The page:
‘Hubie Halloween’

• APPROPRIATE AGE: 13 (Crass, mean-spirited Halloween tale has cursing, bullying.)

• PARENTS NEED TO KNOW: There’s lots of crass humor, language, bullying, and mean behavior in Adam Sandler’s “Hubie Halloween.” Though main character Hubie (Sandler) is a cheerful, kind, and brave man who succeeds in the end, Sandler, who is abled, plays him as if he has a mental disability. That’s a problematic representation, and it also makes Hubie the target of constant cruelty (insults, pranks, having things thrown at him) from both kids and adults. The nasty behavior extends to other characters, with teens and couples treating each other callously and a teacher insulting a student in front of his classmates. Fart, poop, and erection jokes abound, and no opportunity is missed for vulgarity – a ghost sheet has pee stains, a dog eats its own poo, and Hubie’s mom cluelessly wears used T-shirts with crude sexual sayings on them. There’s also some kissing and lots of mild Halloween-themed scares. Teens drink and smoke at a Halloween party.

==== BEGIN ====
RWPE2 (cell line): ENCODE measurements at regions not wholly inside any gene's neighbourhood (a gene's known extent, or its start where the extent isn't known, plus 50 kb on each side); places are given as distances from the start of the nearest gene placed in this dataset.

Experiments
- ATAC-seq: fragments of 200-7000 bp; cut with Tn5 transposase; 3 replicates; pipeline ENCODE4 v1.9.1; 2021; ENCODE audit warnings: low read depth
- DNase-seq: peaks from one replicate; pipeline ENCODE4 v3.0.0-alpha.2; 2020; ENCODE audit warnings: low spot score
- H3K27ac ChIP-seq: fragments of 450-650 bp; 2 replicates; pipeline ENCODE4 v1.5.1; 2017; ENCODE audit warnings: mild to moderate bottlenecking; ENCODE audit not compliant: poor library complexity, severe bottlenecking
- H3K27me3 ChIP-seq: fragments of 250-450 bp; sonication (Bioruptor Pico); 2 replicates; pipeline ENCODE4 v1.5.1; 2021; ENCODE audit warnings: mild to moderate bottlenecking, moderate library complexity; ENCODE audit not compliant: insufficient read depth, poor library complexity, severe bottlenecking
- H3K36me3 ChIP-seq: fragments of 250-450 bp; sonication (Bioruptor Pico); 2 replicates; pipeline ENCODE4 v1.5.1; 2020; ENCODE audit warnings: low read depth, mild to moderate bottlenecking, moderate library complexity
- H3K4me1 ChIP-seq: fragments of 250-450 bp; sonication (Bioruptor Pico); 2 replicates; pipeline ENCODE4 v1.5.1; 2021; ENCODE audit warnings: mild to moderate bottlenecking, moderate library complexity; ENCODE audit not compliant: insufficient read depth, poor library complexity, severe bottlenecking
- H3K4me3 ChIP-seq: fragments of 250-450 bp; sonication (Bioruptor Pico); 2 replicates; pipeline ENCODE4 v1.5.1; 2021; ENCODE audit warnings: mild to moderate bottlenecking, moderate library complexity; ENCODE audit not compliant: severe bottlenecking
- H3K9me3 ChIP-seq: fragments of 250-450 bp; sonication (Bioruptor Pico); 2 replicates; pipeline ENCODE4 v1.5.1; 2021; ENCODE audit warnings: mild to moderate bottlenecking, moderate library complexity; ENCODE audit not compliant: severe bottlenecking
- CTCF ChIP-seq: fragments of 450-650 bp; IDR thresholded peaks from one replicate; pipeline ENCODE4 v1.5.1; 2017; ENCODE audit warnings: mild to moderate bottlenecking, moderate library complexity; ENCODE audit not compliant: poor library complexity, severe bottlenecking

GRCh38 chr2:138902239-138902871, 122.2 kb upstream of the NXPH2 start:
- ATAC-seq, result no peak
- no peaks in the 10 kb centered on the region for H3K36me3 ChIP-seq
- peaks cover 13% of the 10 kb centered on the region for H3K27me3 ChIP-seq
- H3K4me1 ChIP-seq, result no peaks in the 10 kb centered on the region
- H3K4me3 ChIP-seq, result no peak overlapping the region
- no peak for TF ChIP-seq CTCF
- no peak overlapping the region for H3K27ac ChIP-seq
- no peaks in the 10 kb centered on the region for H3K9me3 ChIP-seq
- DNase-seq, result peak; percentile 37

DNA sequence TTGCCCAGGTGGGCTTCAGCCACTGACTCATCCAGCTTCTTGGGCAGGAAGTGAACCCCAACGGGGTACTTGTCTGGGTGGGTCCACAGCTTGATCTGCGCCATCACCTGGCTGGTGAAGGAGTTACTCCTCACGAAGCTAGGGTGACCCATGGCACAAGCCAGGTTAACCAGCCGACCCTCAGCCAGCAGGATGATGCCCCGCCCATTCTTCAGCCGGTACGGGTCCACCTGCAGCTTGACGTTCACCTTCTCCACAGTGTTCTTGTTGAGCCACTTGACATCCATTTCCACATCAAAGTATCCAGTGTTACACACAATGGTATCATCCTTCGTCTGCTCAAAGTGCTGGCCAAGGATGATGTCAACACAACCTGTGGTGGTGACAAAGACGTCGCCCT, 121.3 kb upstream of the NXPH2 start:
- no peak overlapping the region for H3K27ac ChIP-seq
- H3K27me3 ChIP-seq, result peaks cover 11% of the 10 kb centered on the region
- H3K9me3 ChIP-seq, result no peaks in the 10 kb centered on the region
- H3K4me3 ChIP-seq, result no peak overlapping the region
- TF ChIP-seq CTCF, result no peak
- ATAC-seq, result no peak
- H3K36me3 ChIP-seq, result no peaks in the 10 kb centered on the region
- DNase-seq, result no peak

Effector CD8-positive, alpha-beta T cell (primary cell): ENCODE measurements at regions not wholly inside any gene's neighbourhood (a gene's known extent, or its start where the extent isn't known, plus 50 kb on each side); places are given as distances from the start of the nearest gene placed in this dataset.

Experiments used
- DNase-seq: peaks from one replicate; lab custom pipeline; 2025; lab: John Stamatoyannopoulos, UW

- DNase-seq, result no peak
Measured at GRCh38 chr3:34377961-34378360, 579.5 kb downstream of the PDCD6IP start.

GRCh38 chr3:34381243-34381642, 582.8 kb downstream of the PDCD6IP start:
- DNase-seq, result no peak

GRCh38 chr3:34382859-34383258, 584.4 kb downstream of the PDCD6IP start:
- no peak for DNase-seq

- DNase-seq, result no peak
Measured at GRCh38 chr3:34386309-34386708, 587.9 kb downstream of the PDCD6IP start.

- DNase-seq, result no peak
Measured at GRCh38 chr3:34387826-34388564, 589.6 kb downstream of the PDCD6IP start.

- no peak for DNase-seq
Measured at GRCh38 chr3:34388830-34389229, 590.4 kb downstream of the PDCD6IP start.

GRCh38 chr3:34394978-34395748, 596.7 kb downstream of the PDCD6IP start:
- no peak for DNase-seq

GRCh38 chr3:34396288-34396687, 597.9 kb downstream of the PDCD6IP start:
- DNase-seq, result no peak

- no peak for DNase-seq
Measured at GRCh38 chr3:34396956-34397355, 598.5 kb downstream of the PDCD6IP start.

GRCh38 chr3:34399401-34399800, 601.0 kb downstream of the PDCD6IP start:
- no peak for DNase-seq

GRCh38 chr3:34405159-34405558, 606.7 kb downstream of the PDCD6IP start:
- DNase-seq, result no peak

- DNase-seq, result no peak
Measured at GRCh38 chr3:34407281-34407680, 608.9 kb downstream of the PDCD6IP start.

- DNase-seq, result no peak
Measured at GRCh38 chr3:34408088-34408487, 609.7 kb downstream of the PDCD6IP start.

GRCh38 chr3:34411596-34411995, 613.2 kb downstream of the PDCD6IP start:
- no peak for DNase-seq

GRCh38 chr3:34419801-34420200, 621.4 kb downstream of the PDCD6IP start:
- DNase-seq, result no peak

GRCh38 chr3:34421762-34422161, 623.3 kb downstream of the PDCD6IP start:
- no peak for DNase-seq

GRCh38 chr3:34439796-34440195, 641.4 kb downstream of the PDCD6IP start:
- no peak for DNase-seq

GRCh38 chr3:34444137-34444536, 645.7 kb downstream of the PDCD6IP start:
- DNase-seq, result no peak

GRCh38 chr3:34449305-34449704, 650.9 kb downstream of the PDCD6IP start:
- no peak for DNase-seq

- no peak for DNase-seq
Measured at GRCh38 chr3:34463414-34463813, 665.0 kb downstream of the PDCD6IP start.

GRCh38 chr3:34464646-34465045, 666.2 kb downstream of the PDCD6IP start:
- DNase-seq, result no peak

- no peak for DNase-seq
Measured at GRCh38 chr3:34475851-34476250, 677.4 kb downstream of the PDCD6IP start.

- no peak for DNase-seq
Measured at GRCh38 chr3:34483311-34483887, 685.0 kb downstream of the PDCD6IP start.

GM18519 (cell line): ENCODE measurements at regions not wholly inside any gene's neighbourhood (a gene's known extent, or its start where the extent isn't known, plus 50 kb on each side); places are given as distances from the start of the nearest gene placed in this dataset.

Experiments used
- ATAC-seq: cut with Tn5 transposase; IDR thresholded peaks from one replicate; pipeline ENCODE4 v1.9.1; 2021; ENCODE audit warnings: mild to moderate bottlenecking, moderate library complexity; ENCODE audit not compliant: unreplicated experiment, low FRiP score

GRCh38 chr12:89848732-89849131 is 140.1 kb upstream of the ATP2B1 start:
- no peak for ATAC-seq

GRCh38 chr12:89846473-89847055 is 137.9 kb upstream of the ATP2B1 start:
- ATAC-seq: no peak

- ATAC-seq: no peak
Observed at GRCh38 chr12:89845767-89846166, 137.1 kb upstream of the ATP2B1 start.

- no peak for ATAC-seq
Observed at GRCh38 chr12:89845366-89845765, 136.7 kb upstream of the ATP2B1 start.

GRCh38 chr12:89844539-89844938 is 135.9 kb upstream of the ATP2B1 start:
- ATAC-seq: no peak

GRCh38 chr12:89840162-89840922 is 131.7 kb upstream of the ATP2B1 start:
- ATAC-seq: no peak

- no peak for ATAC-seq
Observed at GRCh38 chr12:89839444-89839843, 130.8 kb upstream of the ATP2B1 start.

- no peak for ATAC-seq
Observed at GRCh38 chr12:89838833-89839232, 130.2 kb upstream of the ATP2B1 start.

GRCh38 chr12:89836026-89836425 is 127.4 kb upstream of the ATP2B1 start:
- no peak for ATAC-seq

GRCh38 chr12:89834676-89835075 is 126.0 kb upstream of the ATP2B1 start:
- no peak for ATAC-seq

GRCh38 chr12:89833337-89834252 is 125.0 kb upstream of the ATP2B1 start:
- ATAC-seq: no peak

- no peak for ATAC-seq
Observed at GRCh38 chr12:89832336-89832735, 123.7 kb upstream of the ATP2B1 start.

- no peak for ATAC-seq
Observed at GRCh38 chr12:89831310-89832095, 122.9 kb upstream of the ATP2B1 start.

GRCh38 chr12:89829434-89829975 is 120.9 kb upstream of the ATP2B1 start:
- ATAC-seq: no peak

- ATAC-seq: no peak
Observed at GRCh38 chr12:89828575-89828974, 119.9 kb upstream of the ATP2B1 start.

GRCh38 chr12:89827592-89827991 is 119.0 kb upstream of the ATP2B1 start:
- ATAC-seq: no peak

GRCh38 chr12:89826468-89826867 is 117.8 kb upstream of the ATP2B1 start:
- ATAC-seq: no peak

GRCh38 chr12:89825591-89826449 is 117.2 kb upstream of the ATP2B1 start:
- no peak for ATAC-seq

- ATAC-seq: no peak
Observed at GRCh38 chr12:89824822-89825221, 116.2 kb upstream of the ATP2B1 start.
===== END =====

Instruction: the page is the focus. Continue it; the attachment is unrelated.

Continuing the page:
• RATING: 3 stars (out of 5) -


New York Times Best-Sellers

 Combined print & e-book fiction for the week ending Oct. 18:

1. “The Return,” by Nicholas Sparks

2. “Battle Ground,” by Jim Butcher

3. “The Evening And The Morning,” by Ken Follett

4. “Violet Bent Backwards Over The Grass,” by Lana Del Rey

5. “The Book Of Two Ways,” by Jodi Picoult

6. “The Coast-To-Coast Murders,” by James Patterson And J.D. Barker

7. “Vince Flynn: Total Power,” by Kyle Mills

8. “Anxious People,” by Fredrik Backman

9. “The Vanishing Half,” by Brit Bennett

10. “A Deadly Education,” by Naomi Novik


I went to the movies last night. First time since February. No problem social distancing. Saturday night, 7 screens, 4 total customers including me and my nephew. I feel terrible for the film industry.”

— Stephen King


By Chuck Sheppard

O! Canada: Social media has lit up recently in Canada with photos of unexpected additions to beaver lodges, including satellite dishes and a flagpole. Glynnis Hood, a professor of environmental science at the University of Alberta, confirmed that beavers could install a satellite dish, “but it would probably be covered in mud.” So what gives? Hood and others think it’s the quintessential Canadian prank: “I think that Canadians have this profound connection to beavers,” she told the CBC. “It’s our national symbol. (It) just seems to go well with the Canadian identity.” Sure enough, Grant Carlson of Thunder Bay, Ontario, confirmed that he was one of the pranksters: “We decided to help the beavers. You know self-isolation isn’t so bad with Netflix.”

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